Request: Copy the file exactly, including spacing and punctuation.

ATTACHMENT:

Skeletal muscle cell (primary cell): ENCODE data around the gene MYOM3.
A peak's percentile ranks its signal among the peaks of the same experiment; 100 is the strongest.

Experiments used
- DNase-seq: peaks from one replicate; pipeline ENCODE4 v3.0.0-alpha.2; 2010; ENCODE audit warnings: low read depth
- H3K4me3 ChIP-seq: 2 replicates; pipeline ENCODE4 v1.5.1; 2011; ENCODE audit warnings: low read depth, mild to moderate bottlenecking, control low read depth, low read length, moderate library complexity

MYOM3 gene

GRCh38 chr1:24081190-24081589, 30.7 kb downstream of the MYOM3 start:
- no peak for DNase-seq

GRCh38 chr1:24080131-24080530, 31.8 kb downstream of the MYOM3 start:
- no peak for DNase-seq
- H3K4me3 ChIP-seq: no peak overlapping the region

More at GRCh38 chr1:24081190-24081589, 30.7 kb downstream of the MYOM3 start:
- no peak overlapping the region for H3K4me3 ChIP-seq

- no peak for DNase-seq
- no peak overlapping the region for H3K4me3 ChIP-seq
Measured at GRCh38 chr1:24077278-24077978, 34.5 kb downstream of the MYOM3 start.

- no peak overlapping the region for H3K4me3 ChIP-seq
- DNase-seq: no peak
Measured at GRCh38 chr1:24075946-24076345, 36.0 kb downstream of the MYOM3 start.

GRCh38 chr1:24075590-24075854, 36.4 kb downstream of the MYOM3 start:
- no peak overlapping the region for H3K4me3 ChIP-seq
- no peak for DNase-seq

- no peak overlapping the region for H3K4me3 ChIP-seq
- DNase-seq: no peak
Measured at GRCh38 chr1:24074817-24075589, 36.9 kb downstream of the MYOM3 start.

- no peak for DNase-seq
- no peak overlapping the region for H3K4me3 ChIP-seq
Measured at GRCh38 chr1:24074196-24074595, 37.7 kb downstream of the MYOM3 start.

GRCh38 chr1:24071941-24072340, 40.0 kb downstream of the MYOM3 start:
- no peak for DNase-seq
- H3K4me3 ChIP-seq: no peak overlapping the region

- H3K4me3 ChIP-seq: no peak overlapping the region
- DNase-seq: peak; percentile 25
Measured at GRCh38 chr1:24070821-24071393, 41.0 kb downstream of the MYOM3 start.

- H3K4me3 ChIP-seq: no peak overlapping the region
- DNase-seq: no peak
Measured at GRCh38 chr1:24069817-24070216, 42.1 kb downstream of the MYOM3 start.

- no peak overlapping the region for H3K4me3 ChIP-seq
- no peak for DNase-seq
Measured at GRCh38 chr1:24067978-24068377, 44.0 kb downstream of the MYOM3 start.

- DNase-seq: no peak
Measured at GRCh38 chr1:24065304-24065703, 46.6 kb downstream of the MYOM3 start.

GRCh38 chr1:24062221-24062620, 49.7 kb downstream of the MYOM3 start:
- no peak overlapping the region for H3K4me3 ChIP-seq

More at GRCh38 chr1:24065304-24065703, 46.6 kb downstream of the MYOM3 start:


Skeletal muscle cell (primary cell): ENCODE data around the gene MYOM3.
A peak's percentile ranks its signal among the peaks of the same experiment; 100 is the strongest.

Experiments used
- DNase-seq: peaks from one replicate; pipeline ENCODE4 v3.0.0-alpha.2; 2010; ENCODE audit warnings: low read depth
- H3K4me3 ChIP-seq: 2 replicates; pipeline ENCODE4 v1.5.1; 2011; ENCODE audit warnings: low read depth, mild to moderate bottlenecking, control low read depth, low read length, moderate library complexity

MYOM3 gene

GRCh38 chr1:24081190-24081589, 30.7 kb downstream of the MYOM3 start:
- no peak for DNase-seq

GRCh38 chr1:24080131-24080530, 31.8 kb downstream of the MYOM3 start:
- no peak for DNase-seq
- H3K4me3 ChIP-seq: no peak overlapping the region

More at GRCh38 chr1:24081190-24081589, 30.7 kb downstream of the MYOM3 start:
- no peak overlapping the region for H3K4me3 ChIP-seq

- no peak for DNase-seq
- no peak overlapping the region for H3K4me3 ChIP-seq
Measured at GRCh38 chr1:24077278-24077978, 34.5 kb downstream of the MYOM3 start.

- no peak overlapping the region for H3K4me3 ChIP-seq
- DNase-seq: no peak
Measured at GRCh38 chr1:24075946-24076345, 36.0 kb downstream of the MYOM3 start.

GRCh38 chr1:24075590-24075854, 36.4 kb downstream of the MYOM3 start:
- no peak overlapping the region for H3K4me3 ChIP-seq
- no peak for DNase-seq

- no peak overlapping the region for H3K4me3 ChIP-seq
- DNase-seq: no peak
Measured at GRCh38 chr1:24074817-24075589, 36.9 kb downstream of the MYOM3 start.

- no peak for DNase-seq
- no peak overlapping the region for H3K4me3 ChIP-seq
Measured at GRCh38 chr1:24074196-24074595, 37.7 kb downstream of the MYOM3 start.

GRCh38 chr1:24071941-24072340, 40.0 kb downstream of the MYOM3 start:
- no peak for DNase-seq
- H3K4me3 ChIP-seq: no peak overlapping the region

- H3K4me3 ChIP-seq: no peak overlapping the region
- DNase-seq: peak; percentile 25
Measured at GRCh38 chr1:24070821-24071393, 41.0 kb downstream of the MYOM3 start.

- H3K4me3 ChIP-seq: no peak overlapping the region
- DNase-seq: no peak
Measured at GRCh38 chr1:24069817-24070216, 42.1 kb downstream of the MYOM3 start.

- no peak overlapping the region for H3K4me3 ChIP-seq
- no peak for DNase-seq
Measured at GRCh38 chr1:24067978-24068377, 44.0 kb downstream of the MYOM3 start.

- DNase-seq: no peak
Measured at GRCh38 chr1:24065304-24065703, 46.6 kb downstream of the MYOM3 start.

GRCh38 chr1:24062221-24062620, 49.7 kb downstream of the MYOM3 start:
- no peak overlapping the region for H3K4me3 ChIP-seq

More at GRCh38 chr1:24065304-24065703, 46.6 kb downstream of the MYOM3 start: